Here are 10 of our favourite balancing activities in our backyard play space. Most of these can be balancing activities can be made for free using items you already have around your home and yard.
These fun and engaging outdoor activities provide kids with plenty of opportunities to develop their muscles, gross motor control and balancing skills.
Homemade Backyard Tightrope:
String 2 lengths of ropes between two trees, fence posts or deck rails to create a tight-rope. Our ropes are looped several times around a couple of trees and secured with a few good knots. Place one about a foot off the ground, and the other high enough up that your child can hold onto it while walking across or balancing on the bottom rope. They’ll be shaky at first, but you’ll be amazed at how quickly your kids will get the hang of it. Even our one year old loves balancing on our backyard tightrope.
If you’re looking for a TRUE tightrope experience for kids AND adults, Amazon.com has these awesome things called slacklines. Challenging at first, they’re supposed to be really fun and quite easy to catch on to, and they provide the real deal when it comes to walking and performing jumps and tricks on a tightrope.
See how we use pool noodles to turn our tightrope into a backyard abacus too!
Homemade Backyard Balance Beam:
A homemade balance beam is really easy to make. Our is just a 1×6 (or possibly a 1×8) piece of lumber with a couple of wider pieces of wood screwed to the bottom at each end of the beam. These bottom pieces give the beam stability so it doesn’t tip when the kids are balancing on it.
You wouldn’t believe how much enjoyment the toddlers and preschoolers get from this simple contraption.
A well positioned log would make a great natural balance beam in an outdoor play space as well. Alternatively, you can purchase balancing toys for indoors or outdoors here.
When my Dad took down a large tree for a neighbour, I asked him to set aside a few pieces of the trunk so I could add them to our backyard play space.
I placed three of the stumps upright, close enough for the hooligans to step or jump from one to another. The 4th, I placed on its side. This sideways log is a little trickier to balance on, but even some of the toddlers have mastered it.
If you know anyone cutting down a tree, see if you can score a few pieces of the trunk. Dig them into the ground by about an inch or so, using sand to level and settle them. These are fantastic for balancing on, or for stepping from one to another. You might also ask a local Tree Removal Company, if they would consider parting with a few stumps or small logs.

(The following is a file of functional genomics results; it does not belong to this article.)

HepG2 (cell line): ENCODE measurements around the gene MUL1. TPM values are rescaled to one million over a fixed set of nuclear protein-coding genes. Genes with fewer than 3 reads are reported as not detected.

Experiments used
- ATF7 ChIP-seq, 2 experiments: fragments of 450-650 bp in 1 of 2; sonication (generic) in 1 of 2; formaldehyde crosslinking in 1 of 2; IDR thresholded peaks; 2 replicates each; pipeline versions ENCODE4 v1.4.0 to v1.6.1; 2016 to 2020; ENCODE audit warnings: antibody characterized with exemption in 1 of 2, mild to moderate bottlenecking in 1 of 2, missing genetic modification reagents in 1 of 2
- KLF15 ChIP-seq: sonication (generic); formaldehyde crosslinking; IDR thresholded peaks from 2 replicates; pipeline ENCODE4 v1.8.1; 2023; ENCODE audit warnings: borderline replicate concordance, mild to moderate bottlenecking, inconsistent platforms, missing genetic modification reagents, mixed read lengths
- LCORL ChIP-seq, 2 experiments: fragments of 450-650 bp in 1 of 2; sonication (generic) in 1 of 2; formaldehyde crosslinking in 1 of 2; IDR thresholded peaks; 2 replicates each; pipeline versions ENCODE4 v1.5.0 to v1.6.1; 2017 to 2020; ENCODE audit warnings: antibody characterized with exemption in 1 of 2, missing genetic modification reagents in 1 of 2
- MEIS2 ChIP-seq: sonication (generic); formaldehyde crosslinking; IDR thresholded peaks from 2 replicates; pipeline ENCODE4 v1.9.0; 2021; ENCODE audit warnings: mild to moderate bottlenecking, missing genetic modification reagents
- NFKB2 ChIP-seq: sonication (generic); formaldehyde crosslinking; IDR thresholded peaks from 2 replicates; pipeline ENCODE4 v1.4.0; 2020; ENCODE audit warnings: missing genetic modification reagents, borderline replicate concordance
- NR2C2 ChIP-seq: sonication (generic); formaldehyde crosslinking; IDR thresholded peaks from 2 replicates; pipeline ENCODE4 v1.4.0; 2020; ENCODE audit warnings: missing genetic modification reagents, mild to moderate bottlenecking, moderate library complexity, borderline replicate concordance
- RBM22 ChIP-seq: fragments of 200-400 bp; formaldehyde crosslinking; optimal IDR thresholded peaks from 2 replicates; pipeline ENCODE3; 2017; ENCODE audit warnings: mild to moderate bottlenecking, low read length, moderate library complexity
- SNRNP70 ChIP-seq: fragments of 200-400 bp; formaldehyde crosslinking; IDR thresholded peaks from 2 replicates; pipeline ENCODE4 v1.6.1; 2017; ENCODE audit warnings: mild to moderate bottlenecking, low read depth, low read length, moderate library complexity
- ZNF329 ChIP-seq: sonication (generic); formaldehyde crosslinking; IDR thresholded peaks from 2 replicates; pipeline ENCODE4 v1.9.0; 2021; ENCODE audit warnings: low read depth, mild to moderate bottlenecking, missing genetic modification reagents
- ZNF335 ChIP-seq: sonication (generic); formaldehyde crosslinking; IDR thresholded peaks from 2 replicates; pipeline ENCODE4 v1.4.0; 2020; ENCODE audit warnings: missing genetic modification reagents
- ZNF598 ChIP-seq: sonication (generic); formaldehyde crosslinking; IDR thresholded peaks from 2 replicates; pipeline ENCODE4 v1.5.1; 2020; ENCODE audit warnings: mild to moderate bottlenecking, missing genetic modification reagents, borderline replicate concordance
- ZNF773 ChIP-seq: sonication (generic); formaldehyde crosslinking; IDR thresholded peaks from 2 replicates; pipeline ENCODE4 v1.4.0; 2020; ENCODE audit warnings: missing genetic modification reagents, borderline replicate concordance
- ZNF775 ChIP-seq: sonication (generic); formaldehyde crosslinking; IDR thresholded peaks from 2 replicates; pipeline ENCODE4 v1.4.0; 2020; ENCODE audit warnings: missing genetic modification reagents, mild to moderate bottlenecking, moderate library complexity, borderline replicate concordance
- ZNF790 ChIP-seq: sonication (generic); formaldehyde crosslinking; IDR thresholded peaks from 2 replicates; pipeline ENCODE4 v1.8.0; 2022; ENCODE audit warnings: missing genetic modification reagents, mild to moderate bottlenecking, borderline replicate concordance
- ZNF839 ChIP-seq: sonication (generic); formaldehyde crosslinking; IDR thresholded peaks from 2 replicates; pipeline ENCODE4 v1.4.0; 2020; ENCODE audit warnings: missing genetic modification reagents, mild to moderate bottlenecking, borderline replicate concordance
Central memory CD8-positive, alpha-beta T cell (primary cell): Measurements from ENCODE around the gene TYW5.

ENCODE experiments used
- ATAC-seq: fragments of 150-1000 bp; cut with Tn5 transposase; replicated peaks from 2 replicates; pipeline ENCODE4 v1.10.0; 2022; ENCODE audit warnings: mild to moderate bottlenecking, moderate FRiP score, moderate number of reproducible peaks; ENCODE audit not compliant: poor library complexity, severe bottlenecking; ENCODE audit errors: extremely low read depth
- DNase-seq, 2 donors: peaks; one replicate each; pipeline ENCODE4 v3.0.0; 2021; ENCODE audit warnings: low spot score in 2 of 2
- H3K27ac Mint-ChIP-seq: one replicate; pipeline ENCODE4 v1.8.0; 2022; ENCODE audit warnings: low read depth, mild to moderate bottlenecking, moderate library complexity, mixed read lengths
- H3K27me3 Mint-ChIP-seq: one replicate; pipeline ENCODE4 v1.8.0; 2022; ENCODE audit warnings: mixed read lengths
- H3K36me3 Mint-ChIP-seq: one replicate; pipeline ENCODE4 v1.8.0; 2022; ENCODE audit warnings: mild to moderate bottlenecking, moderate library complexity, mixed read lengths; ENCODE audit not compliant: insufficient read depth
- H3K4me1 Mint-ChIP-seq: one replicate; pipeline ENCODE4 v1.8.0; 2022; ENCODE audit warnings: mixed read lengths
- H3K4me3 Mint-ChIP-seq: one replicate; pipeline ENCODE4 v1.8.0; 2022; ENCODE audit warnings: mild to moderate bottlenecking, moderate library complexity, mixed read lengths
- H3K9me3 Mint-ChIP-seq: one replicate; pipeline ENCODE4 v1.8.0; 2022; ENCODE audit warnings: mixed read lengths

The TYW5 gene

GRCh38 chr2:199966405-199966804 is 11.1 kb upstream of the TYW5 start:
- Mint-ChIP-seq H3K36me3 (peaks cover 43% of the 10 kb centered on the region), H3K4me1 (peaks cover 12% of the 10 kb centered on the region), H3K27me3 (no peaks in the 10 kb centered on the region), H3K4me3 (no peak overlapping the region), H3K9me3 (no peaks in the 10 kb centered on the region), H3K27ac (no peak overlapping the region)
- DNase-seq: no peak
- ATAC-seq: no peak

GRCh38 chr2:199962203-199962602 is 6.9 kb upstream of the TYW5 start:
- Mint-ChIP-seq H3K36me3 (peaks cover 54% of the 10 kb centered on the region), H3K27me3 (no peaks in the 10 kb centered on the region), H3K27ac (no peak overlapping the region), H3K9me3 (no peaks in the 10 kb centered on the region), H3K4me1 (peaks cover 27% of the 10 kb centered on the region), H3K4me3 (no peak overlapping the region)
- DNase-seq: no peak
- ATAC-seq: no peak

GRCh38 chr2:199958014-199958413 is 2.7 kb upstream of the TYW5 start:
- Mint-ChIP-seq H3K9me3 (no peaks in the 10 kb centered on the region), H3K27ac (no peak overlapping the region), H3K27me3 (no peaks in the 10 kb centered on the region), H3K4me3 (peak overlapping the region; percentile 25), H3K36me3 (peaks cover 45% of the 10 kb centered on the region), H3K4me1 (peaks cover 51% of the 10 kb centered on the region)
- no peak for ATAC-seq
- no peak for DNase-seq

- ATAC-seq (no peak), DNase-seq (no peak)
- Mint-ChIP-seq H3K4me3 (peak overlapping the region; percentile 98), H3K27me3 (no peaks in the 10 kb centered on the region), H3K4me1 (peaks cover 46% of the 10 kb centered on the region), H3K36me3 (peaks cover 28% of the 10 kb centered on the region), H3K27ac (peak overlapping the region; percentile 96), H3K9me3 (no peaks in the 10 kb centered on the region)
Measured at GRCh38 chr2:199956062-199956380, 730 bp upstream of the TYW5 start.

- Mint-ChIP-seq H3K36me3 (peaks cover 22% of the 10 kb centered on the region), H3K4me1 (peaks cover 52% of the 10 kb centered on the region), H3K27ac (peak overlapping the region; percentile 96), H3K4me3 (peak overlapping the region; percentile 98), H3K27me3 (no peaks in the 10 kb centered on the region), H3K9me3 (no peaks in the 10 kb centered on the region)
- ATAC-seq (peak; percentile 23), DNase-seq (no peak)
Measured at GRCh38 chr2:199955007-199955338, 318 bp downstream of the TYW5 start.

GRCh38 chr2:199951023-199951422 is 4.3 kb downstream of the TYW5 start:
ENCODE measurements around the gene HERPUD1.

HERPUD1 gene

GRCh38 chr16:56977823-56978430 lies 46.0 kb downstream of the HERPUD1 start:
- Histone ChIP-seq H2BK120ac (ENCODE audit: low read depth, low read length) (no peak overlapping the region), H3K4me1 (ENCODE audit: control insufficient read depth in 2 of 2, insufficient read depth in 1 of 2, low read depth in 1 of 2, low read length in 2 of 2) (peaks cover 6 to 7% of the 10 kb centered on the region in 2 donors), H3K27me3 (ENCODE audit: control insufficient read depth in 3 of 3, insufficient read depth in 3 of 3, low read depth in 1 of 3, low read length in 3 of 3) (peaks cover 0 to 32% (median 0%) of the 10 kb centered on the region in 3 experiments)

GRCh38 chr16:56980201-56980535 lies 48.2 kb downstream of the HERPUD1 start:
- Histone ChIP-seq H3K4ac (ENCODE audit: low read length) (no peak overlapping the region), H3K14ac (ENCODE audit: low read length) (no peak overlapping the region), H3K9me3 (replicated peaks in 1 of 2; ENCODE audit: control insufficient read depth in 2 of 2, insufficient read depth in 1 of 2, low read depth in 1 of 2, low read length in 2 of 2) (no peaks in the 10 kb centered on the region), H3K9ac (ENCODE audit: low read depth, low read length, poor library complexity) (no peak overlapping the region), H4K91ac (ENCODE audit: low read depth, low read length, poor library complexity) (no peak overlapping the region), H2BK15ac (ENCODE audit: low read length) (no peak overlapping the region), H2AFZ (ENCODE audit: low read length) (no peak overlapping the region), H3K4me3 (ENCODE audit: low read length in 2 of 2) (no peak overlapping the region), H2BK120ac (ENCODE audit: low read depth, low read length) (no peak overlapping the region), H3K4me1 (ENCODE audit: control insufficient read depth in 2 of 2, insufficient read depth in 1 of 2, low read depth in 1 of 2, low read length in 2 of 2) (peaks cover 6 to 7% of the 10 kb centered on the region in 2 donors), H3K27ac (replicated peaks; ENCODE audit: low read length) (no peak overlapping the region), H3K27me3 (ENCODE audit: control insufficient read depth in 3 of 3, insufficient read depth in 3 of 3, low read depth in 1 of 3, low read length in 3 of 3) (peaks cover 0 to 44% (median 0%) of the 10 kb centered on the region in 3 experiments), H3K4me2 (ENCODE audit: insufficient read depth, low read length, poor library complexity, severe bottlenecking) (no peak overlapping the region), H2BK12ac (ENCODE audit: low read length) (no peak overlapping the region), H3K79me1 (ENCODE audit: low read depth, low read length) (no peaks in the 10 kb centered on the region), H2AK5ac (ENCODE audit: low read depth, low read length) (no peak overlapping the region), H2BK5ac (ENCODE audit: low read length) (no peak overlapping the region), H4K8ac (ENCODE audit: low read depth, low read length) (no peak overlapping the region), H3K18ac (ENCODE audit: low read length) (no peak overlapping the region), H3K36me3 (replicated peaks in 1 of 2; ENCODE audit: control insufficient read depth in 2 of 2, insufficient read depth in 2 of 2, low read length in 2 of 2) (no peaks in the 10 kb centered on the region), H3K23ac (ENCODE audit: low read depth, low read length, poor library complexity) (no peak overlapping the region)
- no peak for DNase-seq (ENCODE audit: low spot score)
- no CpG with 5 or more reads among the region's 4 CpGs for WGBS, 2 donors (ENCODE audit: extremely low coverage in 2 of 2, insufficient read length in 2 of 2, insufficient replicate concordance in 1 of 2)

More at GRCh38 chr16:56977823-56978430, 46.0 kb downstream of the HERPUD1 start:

Read more about our Play Logs here.
Large Play Rock:
This rock actually sits near the bus-stop in our neighbourhood, but if I ever had the opportunity to get one for my yard, I wouldn’t hesitate.
Not only is a rock like this great for standing and balancing on, it provides endless opportunity for imaginative play.
Over the years it’s been a pirate ship, airplane, rocket-ship, diving board, restaurant counter, horse, an elephant… It’s a gathering place, a podium for singing and speech-giving, a trading post where we examine and swap the treasures we find on our nature walks…
A rock like this is truly priceless.
Smaller rocks in the form of “stepping stones” can help to develop a little one’s sense of balance.
The hooligans spend lots of time following this short path of stones from our porch to our front yard, and circling back to do it again. I’ve always found that there’s something quite magical about a stone path set into a garden or forested area.
Chalk or Rope Lines:
Lay down a long, winding piece of rope, or draw a curvy line with sidewalk chalk for your child to walk along. Have fun with different styles of lines: zig-zags, straight, winding, or a circular labyrinth for example.
In the photo above, our chalk line just happens to be drawn on our low brick wall, which also serves as a perfect place to practice a balancing act.
Climbing the slide:
Supervision and common sense are called for here, but as long as no one is waiting to go down the slide, I’m all for climbing up the slide.
Core strength, balance, risk assessment and decision-making skills are all challenged here.
By the end of June, our 1 year old (seen in this photo) could make it to the top of the slide and into the playhouse.
Standing on the Swings:
As with climbing on the slide, you need to exercise some common-sense and supervision here, but this is another activity that helps a child to develop his or her sense of balance. Standing on a moving object is tricky, but a steady and slow-moving tire swing is the perfect place to practice such a trick. One look at these faces gives you an idea of how proud these little ones are about their accomplishment.
Balance on a Bench:
Relax your rules a bit when you’re outside, and let your child climb on the “furniture”.
Remember the joy of walking along a picnic table bench when you were young? Just because a bench or stool wasn’t designed with standing in mind, it doesn’t mean a child can’t explore it that way when it’s not in use.
And last but not least…
This is not in our yard; it belongs to Jenny from Let the Children Play. I believe her old rickety bridge is one of the coolest backyard balancing contraptions ever.
Maybe, just maybe one day, I’ll make one of my own.
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Jackie is a mom, wife, home daycare provider, and the creative spirit behind Happy Hooligans. She specializes in kids’ crafts and activities, easy recipes, and parenting. She began blogging in 2011, and today, Happy Hooligans inspires more than 2 million parents, caregivers and Early Years Professionals all over the globe.